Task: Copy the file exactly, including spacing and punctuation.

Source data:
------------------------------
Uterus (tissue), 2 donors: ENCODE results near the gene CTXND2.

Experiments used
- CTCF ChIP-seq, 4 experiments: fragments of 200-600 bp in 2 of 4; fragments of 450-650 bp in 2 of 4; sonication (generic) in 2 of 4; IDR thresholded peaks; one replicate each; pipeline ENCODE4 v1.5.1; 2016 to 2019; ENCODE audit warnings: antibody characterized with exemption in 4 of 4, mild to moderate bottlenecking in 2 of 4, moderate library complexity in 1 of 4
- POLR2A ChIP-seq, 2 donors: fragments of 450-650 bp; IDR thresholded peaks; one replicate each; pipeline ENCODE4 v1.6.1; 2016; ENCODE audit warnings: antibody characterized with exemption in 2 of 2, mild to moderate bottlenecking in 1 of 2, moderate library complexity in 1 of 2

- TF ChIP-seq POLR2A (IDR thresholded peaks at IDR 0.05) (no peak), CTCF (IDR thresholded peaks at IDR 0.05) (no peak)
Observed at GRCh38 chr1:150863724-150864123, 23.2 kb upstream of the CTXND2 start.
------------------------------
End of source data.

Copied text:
Uterus (tissue), 2 donors: ENCODE results near the gene CTXND2.

Experiments used
- CTCF ChIP-seq, 4 experiments: fragments of 200-600 bp in 2 of 4; fragments of 450-650 bp in 2 of 4; sonication (generic) in 2 of 4; IDR thresholded peaks; one replicate each; pipeline ENCODE4 v1.5.1; 2016 to 2019; ENCODE audit warnings: antibody characterized with exemption in 4 of 4, mild to moderate bottlenecking in 2 of 4, moderate library complexity in 1 of 4
- POLR2A ChIP-seq, 2 donors: fragments of 450-650 bp; IDR thresholded peaks; one replicate each; pipeline ENCODE4 v1.6.1; 2016; ENCODE audit warnings: antibody characterized with exemption in 2 of 2, mild to moderate bottlenecking in 1 of 2, moderate library complexity in 1 of 2

- TF ChIP-seq POLR2A (IDR thresholded peaks at IDR 0.05) (no peak), CTCF (IDR thresholded peaks at IDR 0.05) (no peak)
Observed at GRCh38 chr1:150863724-150864123, 23.2 kb upstream of the CTXND2 start.